Examples Of Mass Incarceration In The New Jim Crow

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Michelle Alexander presents three compelling arguments in The New Jim Crow: Mass Incarceration in the Age of Colorblindness. First, American society is repeating the outrages of the early Jim Crow laws, which imposed racial segregation on the bogus principle of separate but equal; second, our country has a widespread dilemma of increasing mass incarceration numbers, and, finally, that our modern so-called “colorblind” era thwarts multitudes of people from understanding or acknowledging that racist undertones exist beneath elevated rates of mass incarceration as a result of America’s “Drug War”. Michael M. Cohen, author of Jim Crow’s Drug War: Race, Coca Cola, and the Southern Origins of Drug Prohibition, provides support for Alexander’s assertion…show more content…
Michelle Alexander asserts that mass incarceration in contemporary American society is the result of targeting African Americans in the “War on Drugs” and serves to maintain a racial caste system similar to the system that existed during pre-Civil War slavery and has been propelled by what Michael Cohen calls “Jim Crow political logic” of Southern…show more content…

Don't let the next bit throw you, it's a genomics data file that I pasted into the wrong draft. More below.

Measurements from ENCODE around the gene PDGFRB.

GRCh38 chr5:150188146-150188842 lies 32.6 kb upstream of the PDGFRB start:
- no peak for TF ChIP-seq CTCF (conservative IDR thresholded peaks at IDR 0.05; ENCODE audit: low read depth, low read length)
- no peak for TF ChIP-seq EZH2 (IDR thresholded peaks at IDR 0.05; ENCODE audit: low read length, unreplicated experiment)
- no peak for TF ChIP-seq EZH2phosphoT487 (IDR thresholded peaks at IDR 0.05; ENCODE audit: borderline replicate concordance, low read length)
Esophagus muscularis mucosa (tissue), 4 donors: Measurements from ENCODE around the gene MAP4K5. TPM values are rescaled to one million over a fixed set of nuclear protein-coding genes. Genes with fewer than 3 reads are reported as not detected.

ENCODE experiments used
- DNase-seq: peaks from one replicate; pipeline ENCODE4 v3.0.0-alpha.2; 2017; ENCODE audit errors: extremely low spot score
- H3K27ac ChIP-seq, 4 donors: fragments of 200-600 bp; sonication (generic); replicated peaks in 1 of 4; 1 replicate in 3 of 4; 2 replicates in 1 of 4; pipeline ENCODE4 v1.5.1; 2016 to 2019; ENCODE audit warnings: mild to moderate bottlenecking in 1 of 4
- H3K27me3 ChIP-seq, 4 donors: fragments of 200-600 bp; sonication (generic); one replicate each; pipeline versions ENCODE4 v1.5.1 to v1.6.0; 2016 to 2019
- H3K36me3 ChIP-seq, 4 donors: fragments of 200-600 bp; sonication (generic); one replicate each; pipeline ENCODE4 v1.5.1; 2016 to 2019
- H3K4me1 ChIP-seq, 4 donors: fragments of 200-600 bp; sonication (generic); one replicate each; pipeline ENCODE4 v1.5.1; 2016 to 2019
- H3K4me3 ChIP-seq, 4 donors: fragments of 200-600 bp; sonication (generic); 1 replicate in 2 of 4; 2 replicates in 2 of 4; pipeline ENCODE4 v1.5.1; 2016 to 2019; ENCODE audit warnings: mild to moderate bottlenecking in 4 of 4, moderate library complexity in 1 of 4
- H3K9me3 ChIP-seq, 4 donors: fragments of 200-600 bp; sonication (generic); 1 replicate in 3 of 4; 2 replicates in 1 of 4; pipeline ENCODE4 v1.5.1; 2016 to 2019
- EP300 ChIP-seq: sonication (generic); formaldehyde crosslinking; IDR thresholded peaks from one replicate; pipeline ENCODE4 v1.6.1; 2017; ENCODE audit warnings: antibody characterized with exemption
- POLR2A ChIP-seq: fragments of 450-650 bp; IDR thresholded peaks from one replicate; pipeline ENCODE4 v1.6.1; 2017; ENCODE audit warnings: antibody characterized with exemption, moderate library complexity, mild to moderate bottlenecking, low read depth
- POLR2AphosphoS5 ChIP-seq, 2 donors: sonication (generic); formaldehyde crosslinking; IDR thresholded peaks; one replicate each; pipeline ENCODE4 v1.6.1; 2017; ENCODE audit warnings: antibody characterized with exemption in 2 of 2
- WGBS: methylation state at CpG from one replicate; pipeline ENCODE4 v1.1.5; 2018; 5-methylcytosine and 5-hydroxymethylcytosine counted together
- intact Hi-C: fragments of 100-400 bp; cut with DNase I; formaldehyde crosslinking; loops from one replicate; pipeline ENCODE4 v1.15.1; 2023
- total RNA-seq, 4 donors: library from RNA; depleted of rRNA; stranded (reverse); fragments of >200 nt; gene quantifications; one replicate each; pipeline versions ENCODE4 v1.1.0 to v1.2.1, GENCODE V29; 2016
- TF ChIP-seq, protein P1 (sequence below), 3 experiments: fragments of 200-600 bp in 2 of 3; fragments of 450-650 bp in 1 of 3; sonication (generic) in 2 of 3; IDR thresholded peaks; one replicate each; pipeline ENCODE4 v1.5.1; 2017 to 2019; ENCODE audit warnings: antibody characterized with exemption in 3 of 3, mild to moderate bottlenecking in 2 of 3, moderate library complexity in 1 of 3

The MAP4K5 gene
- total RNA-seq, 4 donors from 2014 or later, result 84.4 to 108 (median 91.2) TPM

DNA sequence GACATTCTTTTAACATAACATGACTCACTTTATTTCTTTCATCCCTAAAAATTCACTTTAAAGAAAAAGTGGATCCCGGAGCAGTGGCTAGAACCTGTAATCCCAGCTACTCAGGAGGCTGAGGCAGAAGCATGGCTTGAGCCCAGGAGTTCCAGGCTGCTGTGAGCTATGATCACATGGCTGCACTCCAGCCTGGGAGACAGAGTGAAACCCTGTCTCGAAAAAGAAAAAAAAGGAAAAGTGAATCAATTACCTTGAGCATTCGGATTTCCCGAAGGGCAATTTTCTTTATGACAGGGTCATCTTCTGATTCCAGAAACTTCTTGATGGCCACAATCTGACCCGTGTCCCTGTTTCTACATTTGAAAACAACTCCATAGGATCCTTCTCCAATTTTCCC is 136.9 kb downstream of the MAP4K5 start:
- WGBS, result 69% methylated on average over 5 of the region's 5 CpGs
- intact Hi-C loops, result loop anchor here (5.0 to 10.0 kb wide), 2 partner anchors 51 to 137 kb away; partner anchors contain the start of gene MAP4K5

Cohen supports this argument when he writes that “At the root of the drug-prohibition movement in the United States is race, the driving force behind the first laws criminalizing drug use” (p 56). Cohen explains how Southern Progressives’ used image and narration to target African Americans as criminal public menaces. White employers in 1880’s New Orleans provided cocaine as a stimulant to African American dock laborers in order to help them endure the extreme exertion and long hours of loading and unloading ships (p. 70). Cocaine spread through the South to the agricultural working class, and the use of the drug grew steadily as African Americans discovered that they could work longer hours and make more money (Cohen, p. 70). Ultimately, African Americans began using cocaine recreationally, which fueled Reformers and white supremacists’ manufacture of “pornographic nightmares of black men raping white women …medical journals reported on the ‘Negro cocaine menace’…newspapers ran exposés on the use of cocaine ‘by the lowest, most criminal and depraved portion of any city’s population’”…medical doctor Edward Huntington Williams’ warned that cocaine “renders the user immune to shock”…policemen stated, “the cocaine nigger is sure hard to kill,” to perpetuate “the myth that the primary function of the system is to keep our streets safe and our homes secure by rooting out dangerous criminals and punishing them” (Cohen, pp. 72-3;
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